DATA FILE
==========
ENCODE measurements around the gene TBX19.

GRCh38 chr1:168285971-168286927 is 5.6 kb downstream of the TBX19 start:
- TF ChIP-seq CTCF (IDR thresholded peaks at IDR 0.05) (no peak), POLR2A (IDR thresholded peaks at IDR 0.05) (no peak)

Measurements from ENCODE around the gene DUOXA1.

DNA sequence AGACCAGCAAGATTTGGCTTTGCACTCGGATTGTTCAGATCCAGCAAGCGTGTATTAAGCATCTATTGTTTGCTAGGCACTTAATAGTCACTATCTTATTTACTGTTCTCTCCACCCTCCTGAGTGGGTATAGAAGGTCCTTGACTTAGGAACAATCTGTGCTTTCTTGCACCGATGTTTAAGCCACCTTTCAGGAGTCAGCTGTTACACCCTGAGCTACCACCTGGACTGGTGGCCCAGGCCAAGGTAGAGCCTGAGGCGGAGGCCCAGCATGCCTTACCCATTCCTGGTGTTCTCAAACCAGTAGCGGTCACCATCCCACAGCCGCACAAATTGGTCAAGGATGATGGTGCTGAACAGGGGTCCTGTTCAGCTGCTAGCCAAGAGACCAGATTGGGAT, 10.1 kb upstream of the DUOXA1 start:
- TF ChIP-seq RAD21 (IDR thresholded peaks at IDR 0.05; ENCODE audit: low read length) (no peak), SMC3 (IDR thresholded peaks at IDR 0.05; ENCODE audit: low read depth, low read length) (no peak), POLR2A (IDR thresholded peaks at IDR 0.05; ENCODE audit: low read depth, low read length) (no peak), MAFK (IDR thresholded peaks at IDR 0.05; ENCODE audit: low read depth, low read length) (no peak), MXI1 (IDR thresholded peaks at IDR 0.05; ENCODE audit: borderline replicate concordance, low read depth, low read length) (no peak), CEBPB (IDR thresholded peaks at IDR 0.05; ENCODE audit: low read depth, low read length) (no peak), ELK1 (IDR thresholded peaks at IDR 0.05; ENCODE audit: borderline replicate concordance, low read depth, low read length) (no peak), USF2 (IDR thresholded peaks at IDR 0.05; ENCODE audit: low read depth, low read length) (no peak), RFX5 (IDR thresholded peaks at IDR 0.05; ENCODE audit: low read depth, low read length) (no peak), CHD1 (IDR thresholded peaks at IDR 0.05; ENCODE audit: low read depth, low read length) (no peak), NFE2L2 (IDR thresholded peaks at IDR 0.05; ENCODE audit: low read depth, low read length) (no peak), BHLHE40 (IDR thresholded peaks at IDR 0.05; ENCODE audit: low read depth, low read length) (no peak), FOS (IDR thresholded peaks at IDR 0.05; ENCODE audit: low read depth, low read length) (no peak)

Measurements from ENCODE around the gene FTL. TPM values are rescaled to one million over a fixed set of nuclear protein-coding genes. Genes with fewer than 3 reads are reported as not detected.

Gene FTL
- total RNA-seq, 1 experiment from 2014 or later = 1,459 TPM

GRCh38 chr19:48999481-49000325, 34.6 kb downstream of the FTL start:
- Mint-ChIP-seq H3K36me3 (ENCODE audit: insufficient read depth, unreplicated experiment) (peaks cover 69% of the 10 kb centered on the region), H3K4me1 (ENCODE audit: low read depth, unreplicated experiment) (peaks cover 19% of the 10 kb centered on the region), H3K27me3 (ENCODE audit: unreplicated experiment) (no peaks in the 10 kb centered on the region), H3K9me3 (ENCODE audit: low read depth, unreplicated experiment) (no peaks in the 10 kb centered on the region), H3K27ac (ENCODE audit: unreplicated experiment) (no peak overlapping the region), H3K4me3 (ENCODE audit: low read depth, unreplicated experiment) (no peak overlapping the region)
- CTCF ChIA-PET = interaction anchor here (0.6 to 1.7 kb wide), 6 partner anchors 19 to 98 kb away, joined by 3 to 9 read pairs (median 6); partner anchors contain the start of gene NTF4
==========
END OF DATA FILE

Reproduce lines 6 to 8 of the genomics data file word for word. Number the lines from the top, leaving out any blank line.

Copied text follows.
- TF ChIP-seq RAD21 (IDR thresholded peaks at IDR 0.05; ENCODE audit: low read length) (no peak), SMC3 (IDR thresholded peaks at IDR 0.05; ENCODE audit: low read depth, low read length) (no peak), POLR2A (IDR thresholded peaks at IDR 0.05; ENCODE audit: low read depth, low read length) (no peak), MAFK (IDR thresholded peaks at IDR 0.05; ENCODE audit: low read depth, low read length) (no peak), MXI1 (IDR thresholded peaks at IDR 0.05; ENCODE audit: borderline replicate concordance, low read depth, low read length) (no peak), CEBPB (IDR thresholded peaks at IDR 0.05; ENCODE audit: low read depth, low read length) (no peak), ELK1 (IDR thresholded peaks at IDR 0.05; ENCODE audit: borderline replicate concordance, low read depth, low read length) (no peak), USF2 (IDR thresholded peaks at IDR 0.05; ENCODE audit: low read depth, low read length) (no peak), RFX5 (IDR thresholded peaks at IDR 0.05; ENCODE audit: low read depth, low read length) (no peak), CHD1 (IDR thresholded peaks at IDR 0.05; ENCODE audit: low read depth, low read length) (no peak), NFE2L2 (IDR thresholded peaks at IDR 0.05; ENCODE audit: low read depth, low read length) (no peak), BHLHE40 (IDR thresholded peaks at IDR 0.05; ENCODE audit: low read depth, low read length) (no peak), FOS (IDR thresholded peaks at IDR 0.05; ENCODE audit: low read depth, low read length) (no peak)

Measurements from ENCODE around the gene FTL. TPM values are rescaled to one million over a fixed set of nuclear protein-coding genes. Genes with fewer than 3 reads are reported as not detected.

Gene FTL